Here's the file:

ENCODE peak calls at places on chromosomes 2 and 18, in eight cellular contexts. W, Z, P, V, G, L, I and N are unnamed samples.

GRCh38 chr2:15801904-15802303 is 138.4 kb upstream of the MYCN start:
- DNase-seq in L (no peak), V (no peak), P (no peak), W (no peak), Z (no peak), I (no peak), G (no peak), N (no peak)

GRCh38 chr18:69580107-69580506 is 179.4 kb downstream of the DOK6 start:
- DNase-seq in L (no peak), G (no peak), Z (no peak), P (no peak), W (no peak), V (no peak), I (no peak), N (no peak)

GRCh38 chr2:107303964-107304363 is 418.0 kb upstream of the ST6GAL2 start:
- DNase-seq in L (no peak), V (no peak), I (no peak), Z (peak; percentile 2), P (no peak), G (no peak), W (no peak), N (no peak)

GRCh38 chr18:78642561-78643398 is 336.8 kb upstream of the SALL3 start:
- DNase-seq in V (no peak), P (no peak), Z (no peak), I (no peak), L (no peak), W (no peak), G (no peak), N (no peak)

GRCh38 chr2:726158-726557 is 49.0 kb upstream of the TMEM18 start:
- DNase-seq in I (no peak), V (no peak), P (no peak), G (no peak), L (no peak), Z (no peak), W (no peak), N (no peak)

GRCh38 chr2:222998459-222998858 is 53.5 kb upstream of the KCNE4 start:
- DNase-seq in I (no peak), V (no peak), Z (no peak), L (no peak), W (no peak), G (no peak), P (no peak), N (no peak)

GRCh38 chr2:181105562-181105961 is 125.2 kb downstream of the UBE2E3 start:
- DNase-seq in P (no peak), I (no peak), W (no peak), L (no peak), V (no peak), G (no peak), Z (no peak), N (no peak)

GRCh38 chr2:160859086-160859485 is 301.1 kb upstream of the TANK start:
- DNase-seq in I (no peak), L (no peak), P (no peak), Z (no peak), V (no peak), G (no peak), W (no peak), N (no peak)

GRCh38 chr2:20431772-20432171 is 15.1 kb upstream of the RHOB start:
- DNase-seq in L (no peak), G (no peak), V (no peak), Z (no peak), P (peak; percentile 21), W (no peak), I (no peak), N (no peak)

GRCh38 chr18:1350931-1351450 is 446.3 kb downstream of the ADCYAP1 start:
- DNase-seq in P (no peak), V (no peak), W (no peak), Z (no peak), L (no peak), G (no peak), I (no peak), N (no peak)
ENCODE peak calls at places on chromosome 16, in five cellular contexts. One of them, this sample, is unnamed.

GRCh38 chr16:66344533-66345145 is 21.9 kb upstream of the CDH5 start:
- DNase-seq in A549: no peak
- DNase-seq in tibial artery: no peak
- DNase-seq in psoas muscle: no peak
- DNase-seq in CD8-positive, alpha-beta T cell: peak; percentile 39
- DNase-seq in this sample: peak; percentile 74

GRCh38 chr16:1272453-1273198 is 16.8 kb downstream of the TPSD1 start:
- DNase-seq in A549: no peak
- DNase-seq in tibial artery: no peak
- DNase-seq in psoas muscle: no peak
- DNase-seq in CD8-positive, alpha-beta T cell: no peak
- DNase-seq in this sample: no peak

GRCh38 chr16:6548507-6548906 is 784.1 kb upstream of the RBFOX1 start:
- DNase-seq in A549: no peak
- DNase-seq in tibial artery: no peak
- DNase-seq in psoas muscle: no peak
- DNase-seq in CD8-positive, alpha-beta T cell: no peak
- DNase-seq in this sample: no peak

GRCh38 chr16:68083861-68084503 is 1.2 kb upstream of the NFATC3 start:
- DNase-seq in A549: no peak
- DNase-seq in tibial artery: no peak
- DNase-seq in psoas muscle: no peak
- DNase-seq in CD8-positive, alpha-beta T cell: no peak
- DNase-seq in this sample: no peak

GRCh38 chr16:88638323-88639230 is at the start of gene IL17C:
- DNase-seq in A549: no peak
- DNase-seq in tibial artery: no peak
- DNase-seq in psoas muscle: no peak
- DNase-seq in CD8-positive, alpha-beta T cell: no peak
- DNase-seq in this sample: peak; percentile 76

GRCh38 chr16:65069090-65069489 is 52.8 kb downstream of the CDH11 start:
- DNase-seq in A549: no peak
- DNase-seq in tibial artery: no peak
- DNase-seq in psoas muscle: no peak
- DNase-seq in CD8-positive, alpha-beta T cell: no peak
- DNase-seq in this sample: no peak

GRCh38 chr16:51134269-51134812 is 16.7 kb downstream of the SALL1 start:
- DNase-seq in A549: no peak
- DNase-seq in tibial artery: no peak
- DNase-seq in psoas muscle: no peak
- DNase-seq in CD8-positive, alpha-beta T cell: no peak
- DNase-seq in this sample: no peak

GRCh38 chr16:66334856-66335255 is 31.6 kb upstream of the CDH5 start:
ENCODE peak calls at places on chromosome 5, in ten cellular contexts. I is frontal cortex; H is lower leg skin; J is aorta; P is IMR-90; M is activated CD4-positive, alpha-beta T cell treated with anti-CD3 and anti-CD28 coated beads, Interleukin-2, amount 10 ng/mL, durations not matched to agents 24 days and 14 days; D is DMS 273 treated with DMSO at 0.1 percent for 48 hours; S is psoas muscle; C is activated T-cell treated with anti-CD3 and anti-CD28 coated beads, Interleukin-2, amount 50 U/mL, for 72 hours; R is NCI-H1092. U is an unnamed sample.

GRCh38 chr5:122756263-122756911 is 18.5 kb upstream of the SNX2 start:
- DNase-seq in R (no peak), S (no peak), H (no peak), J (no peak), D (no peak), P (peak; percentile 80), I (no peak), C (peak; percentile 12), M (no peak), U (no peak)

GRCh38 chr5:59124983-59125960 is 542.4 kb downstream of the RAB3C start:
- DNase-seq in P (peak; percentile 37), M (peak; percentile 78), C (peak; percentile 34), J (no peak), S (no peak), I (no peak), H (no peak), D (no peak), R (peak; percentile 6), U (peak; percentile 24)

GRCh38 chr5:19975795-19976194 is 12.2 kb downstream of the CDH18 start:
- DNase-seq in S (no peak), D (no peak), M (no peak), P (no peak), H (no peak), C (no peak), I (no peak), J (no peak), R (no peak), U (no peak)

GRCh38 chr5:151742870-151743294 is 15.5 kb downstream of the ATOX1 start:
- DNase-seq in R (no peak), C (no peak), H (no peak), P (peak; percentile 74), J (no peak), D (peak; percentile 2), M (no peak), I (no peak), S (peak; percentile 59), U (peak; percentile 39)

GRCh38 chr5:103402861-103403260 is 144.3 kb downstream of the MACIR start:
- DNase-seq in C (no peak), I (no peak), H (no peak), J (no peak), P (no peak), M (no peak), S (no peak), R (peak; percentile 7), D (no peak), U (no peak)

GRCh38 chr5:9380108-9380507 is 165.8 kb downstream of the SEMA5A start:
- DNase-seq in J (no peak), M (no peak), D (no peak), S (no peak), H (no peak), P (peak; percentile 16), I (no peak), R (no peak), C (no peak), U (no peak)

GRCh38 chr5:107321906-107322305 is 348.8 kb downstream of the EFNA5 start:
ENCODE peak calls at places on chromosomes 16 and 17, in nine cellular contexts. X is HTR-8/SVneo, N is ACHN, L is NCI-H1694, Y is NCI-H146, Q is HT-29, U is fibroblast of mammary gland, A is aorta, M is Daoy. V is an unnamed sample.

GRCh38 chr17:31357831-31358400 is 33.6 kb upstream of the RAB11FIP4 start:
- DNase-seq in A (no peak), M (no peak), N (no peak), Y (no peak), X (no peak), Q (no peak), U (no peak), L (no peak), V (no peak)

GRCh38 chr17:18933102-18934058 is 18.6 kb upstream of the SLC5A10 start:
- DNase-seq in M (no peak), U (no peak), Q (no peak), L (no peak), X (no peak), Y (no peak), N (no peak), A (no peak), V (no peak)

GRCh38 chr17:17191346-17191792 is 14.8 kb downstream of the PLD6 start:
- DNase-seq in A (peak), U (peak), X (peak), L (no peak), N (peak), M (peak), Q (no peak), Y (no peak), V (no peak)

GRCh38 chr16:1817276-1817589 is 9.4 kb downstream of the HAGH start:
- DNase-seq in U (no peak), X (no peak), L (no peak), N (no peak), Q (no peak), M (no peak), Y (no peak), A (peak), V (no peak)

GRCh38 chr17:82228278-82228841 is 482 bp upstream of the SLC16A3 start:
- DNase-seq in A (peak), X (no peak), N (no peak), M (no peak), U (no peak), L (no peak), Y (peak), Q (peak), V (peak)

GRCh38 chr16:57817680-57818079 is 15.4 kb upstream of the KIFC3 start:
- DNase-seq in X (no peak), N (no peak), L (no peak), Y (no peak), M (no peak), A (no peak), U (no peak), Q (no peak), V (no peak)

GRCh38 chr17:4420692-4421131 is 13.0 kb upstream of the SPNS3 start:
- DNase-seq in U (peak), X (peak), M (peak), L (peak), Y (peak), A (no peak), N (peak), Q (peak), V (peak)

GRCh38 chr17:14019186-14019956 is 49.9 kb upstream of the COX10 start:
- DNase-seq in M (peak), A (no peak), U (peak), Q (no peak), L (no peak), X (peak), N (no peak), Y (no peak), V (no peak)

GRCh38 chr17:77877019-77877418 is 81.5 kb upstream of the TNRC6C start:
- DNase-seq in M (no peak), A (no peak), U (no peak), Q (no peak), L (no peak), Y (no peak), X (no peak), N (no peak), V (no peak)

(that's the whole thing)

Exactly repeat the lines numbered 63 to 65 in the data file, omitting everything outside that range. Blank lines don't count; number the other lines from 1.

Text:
- DNase-seq in CD8-positive, alpha-beta T cell: no peak
- DNase-seq in this sample: no peak

GRCh38 chr16:66334856-66335255 is 31.6 kb upstream of the CDH5 start: